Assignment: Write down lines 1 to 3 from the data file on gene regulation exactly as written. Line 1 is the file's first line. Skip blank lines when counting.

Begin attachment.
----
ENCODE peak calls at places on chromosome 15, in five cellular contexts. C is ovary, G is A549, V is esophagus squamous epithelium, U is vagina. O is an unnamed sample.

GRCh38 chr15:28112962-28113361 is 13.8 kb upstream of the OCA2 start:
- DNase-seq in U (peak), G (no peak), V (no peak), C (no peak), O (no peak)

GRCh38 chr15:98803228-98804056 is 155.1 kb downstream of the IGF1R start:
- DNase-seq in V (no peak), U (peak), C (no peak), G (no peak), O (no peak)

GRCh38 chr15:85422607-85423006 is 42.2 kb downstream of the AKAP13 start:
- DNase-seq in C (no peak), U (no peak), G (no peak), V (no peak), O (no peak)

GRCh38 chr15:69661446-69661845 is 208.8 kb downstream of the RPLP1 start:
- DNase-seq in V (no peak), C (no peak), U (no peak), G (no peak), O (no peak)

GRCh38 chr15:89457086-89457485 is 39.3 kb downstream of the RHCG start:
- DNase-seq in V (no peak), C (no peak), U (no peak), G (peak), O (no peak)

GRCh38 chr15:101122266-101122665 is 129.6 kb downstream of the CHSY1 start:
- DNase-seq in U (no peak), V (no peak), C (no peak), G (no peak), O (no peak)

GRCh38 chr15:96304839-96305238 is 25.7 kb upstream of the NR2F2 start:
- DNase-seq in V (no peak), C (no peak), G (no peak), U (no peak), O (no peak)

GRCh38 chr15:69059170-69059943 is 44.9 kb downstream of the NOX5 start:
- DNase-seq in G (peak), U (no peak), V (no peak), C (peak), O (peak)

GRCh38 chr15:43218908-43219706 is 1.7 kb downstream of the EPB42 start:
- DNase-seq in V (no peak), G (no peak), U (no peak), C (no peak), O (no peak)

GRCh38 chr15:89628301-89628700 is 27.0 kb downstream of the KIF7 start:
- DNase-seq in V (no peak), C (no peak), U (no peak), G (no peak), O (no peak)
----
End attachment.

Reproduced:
ENCODE peak calls at places on chromosome 15, in five cellular contexts. C is ovary, G is A549, V is esophagus squamous epithelium, U is vagina. O is an unnamed sample.

GRCh38 chr15:28112962-28113361 is 13.8 kb upstream of the OCA2 start:
- DNase-seq in U (peak), G (no peak), V (no peak), C (no peak), O (no peak)